They say that Saint Peter keeps a record of every scrap of information about each of our lives in his Big Black Book.
They’re wrong; he dumped the book last year and replaced it with a tablet computer.
Because he has friends in high places, he has unrestricted access to every byte of information on the Internet and what he can’t find, he googles. (The heavenly Google has a helpful extra category called “badness,” searchable by degree, location and date.)
Heaven knows, electronic information is viral and spreads like a disease. Just like a disease, it causes damage, usually in proportion to how sensational it is.
A YouTube video of Britain’s queen planting a tree in Hyde Park might not spread very quickly. But, it would spread much faster, if she were shown climbing a tree in the park and like wildfire, if she were wearing a bikini.
The truth is we have little privacy online. Everything about us that ever existed – emails, photos, blog messages, tweets on Twitter, pages on Facebook and LinkedIn – exists in many forms and in many locations.
Deleting a Facebook account doesn’t erase our Facebook past if someone has copied some or all of what was there. This makes Saint Peter’s job a breeze and gives him more time for his true passion: the Country and Western songs of Garth Brooks.
When one of us eventually arrives at the Pearly Gates, the saint pours over his new toy with unconcealed glee, unconcerned that we’re perched unsteadily on a cloud awaiting our fate. (Speaking of clouds, he came up with the phrase “cloud computing.” It’s hardly inspired since he’s had little else to look at for thousands of years but clouds.)
As we wait, terrified of what he might discover, he swipes through the information on his touchscreen, searching for the slightest earthly infringement that might effect our eternal accommodation arrangements. Nobody’s exempt: if The Queen had climbed that tree provocatively clad, he’d find the video, royal prerogatives notwithstanding. He would not be happy and she would not be amused.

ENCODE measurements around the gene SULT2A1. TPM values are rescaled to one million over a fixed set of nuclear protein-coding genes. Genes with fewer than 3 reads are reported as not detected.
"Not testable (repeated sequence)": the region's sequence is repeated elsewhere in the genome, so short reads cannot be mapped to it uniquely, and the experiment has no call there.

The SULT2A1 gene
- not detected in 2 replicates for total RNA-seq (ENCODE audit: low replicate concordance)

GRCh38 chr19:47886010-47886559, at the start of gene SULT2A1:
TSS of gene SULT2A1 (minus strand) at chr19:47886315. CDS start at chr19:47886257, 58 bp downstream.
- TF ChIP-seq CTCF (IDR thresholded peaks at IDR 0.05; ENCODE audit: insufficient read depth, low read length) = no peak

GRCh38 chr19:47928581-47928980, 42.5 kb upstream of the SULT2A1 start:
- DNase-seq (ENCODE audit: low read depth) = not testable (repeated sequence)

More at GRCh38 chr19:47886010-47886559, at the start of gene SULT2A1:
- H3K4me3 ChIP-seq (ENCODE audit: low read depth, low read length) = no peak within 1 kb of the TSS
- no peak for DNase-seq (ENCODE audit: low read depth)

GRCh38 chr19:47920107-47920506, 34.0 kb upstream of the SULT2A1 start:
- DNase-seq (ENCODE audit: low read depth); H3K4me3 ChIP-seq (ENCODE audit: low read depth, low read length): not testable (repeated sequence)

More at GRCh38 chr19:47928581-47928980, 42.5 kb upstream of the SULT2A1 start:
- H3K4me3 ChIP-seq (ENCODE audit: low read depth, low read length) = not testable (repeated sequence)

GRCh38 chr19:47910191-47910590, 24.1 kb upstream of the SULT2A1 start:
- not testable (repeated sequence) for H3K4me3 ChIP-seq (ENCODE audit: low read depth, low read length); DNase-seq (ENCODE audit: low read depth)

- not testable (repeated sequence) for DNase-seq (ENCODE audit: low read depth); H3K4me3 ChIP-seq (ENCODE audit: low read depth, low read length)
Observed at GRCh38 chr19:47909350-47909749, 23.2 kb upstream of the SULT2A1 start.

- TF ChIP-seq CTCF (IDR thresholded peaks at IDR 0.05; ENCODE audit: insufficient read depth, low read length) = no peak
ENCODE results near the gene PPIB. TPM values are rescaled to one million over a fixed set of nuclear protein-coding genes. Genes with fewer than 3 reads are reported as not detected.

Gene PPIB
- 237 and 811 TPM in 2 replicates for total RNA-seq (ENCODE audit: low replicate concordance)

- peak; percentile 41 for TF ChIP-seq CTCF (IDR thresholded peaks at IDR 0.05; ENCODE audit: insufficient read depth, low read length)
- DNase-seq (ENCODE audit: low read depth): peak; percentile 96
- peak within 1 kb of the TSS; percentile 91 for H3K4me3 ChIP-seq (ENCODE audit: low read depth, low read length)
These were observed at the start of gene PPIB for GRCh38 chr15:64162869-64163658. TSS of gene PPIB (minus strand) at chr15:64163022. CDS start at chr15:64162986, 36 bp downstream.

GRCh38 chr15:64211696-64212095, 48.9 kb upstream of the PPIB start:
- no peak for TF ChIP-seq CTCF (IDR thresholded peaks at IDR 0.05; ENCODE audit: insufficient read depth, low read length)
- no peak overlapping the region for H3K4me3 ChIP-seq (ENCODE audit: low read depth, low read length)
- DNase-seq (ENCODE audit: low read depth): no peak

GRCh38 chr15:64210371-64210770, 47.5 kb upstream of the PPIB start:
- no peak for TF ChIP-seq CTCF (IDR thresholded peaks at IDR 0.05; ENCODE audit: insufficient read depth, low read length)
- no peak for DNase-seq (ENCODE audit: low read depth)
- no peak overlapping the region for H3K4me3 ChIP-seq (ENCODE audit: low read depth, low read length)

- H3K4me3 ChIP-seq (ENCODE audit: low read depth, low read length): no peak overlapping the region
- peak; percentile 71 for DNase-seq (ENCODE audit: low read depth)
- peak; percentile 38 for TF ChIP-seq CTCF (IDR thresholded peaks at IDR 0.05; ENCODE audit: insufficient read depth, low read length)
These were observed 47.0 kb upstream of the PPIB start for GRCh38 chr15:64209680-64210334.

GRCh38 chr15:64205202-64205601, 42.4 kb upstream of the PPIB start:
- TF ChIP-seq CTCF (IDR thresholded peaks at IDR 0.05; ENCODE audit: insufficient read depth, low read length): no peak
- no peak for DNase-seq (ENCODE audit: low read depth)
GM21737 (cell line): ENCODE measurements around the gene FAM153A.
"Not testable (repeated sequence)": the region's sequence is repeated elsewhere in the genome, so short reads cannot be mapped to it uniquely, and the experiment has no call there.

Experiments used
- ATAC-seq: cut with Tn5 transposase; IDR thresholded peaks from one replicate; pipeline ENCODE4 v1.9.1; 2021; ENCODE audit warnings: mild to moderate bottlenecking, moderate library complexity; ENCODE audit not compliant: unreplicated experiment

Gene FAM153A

Some (mostly politicians and bankers) say he’s over zealous. He’s not sympathetic: “If you’re going to be bad,” he says, “don’t get caught, and certainly don’t post compromising photos of yourself online.” He even hinted recently that when computers are able to read thoughts, offenders who slipped through the gates in the past, could be recalled for a case review in the future. Ouch!
We find embarrassing information about others entertaining because we think we’ll never be targets. Yet, our vulnerability to the electronic equivalent of MRSA increases the older we become simply because the amount of online data related to us is growing every day.
Data never dies and somewhere Big Brothers are always watching. One of them is that old guy with the long white beard sitting on a cloud humming “I’ve got friends in low places” (he likes the irony), while he unfriends the latest batch of Facebook sinners on his golden tablet.
Be afraid, be eternally afraid!